Answering the Call for Media Literacy Education

Martin Luther King, Jr., wrote in 1947, “Education must enable one to sift and weigh evidence, to discern the true from the false, the real from the unreal, and the facts from the fiction.”(1)

With the attack on the Capitol in Washington, DC, on January 6, 2021, and the evidence that misinformation played a role in inciting the attackers, there has been a renewed call for the need to teach media literacy in our schools–a call to teach students to “discern the true from the false.” In the Forbes article “Capitol Attack Is Dire Sign of a Need for Media Literacy,” Helen Lee Bouygues says that more media literacy education is needed to maintain our democratic system.(2) Jon Schleuss, president of the NewsGuild-CWA (Communications Workers of America) wrote that media literacy education “should be required” in our schools.(3)

As stated in the Engage and Include Shared foundations in the AASL National School Library Standards, school librarians teach how to evaluate information and media and how to evaluate a variety of perspectives.(4) School librarians teach media/literacy information literacy skills to their students and teach students to value multiple perspectives.

Yet, as Jennifer LaGarde, co-author with Darren Hudgins of Fact vs. Fiction: Teaching Critical Thinking Skills in the Age of Fake News (2018) and the upcoming Developing Digital Detectives (2021), pointed out in a Twitter thread “It’s almost as if the systematic dismantling of #schoollibraries over the last several decades led directly to a populace that lacks a basic understanding of information literacy, civic responsibility and human empathy.”(5)  Yes, the number of school librarians has dropped. In the SLJ article “School Librarian, Where Art Thou?” Keith Curry Lance reported a loss of more than 10,000 full-time school librarian positions (or 19% nationwide) between the years 1999-2000 and 2015-2016.(6)

Thus, as advocates call for the necessity of media literacy education, we must keep reminding all involved that school librarians teach these skills and that more school librarians are needed across the nation. As a step in this direction, in June 2020, AASL joined other education associations including the National Association for Media Literacy Education (NAMLE) to form the National Media Literacy Alliance(7).  his alliance agreed to work together to ensure that students have the critical thinking skills necessary to assess information and media.

And although we need more school librarians, those of us currently working in the field also need to reexamine our information/media literacy lessons to make sure that we are using the latest best practices. In the blog post, “Enough with the CRAAP, We’re Just Not Doing It Right,” Joyce Valenza points out the research shows that teaching students acronyms like CRAAP for website evaluation or teaching rules like “.org” is more reliable than “.com” is not working.(8) The Stanford History Education Group (SHEG) followed up on their widely reported 2016 research with a new study in 2019. In their report of the study of students’ website evaluation skills, they noted, “The results—if they can be summarized in a word—are troubling.”(9) Nearly all students floundered in the evaluation tasks of the study and 90% received no credit on four of the six tasks.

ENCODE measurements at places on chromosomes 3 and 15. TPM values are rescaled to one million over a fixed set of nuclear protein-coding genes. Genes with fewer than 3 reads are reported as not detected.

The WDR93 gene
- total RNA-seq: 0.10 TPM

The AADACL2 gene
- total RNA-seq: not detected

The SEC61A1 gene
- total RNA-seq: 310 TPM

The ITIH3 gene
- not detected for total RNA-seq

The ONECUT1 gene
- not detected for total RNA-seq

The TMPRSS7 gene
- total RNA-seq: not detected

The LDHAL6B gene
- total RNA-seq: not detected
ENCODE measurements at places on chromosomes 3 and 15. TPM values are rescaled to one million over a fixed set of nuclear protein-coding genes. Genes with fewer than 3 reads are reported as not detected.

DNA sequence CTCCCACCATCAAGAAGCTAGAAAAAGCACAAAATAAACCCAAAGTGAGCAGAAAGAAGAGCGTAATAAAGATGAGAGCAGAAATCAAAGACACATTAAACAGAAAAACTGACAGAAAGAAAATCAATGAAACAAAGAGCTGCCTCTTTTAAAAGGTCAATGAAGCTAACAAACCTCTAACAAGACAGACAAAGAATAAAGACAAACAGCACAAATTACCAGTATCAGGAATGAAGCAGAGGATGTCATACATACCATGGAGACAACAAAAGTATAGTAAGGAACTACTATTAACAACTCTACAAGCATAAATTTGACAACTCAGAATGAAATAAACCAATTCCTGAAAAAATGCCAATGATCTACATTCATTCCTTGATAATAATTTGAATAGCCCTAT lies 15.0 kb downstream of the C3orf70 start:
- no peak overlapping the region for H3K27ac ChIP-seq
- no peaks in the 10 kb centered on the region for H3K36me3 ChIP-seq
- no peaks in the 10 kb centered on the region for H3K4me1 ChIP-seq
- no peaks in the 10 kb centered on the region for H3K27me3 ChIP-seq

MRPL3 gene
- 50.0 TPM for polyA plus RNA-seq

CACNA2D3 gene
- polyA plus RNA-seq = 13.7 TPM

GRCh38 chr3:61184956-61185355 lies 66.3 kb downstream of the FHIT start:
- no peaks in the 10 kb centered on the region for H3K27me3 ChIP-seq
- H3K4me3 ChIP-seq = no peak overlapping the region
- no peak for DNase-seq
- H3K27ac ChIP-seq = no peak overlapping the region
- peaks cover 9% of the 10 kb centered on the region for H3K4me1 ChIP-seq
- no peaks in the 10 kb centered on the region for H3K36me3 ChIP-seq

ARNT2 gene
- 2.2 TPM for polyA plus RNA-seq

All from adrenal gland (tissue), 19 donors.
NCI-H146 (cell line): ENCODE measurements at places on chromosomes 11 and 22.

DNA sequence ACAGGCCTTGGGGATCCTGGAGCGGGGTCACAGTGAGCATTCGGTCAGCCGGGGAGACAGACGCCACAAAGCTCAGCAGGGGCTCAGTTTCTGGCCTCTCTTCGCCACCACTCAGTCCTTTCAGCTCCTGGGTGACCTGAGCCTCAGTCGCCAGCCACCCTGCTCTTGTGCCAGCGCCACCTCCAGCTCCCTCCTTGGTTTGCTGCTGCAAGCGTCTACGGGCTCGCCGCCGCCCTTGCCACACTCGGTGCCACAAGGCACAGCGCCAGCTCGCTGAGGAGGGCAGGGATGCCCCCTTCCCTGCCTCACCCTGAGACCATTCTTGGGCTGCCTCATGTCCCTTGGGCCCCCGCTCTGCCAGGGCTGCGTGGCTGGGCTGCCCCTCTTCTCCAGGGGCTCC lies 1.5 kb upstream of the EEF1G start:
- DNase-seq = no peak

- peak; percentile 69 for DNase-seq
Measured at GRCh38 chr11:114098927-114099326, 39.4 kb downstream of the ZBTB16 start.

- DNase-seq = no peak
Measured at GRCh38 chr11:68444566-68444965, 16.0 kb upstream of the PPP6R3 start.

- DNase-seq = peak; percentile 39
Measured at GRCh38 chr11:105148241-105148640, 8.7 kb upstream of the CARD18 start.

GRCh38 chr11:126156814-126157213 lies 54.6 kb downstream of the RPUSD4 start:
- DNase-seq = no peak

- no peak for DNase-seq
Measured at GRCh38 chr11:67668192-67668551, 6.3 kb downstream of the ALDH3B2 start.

From this research, the Stanford History Education Group (SHEG) developed the Civic Online Reasoning (COR) Curriculum. There are three questions that are key to COR: 1) Who’s behind the information? 2) What’s the evidence? 3) What do other sources say?(10) Teaching students “lateral reading,” which is checking what other sources have to say about your source, is an integral part of this curriculum. SHEG recommends teaching students to think more like fact-checkers.

Mike Caulfield, director of blended and networked learning at Washington State University Vancouver, has developed an online curriculum “Check, Please! Starter Course,” which can be customized by teachers.(11) This curriculum is based on his SIFT model: Stop, Investigate the source, Find better coverage, Trace claims, quotes, and media to the original context. These “four moves” also incorporate lateral reading.

When Martin Luther King, Jr., wrote in his college newspaper about the need for education to enable individuals to discern fact from fiction, the internet and social media did not exist. In today’s information-rich world, there is a heightened need to teach media literacy skills to our students. As school librarians, I believe we need to keep advocating for equitable access to school librarians across the nation in order that all students have the experience of information literacy lessons taught by school librarians. I also believe that as school librarians we can take a look at our information literacy lessons and make sure that they are reflecting the recent research and best practices.

Notes

  1. https://kinginstitute.stanford.edu/king-papers/documents/purpose-education
  2. https://www.forbes.com/sites/helenleebouygues/2021/01/12/capitol-attack-is-dire-sign-of-a-need-for-media-literacy/
  3. https://newsguild.org/disgrace-to-our-democracy/
  4. AASL. 2018. National School Library Standards for
    Learners, School Librarians, and School Libraries. Chicago: ALA.
  5. https://www.slj.com/?detailStory=school-librarian-art-thou
  6. https://ncte.org/wp-content/uploads/2020/06/Alliance-Press-Release-06-02-2020.pdf
  7. https://blogs.slj.com/neverendingsearch/2020/11/01/enough-with-the-craap-were-just-not-doing-it-right/
  8. https://purl.stanford.edu/gf151tb4868
  9. https://cor.stanford.edu/curriculum/
  10. https://www.notion.so/Check-Please-Starter-Course-ae34d043575e42828dc2964437ea4eed

 

Author: Kathy Lester



Categories: Advocacy/Leadership, Blog Topics, Student Engagement/ Teaching Models

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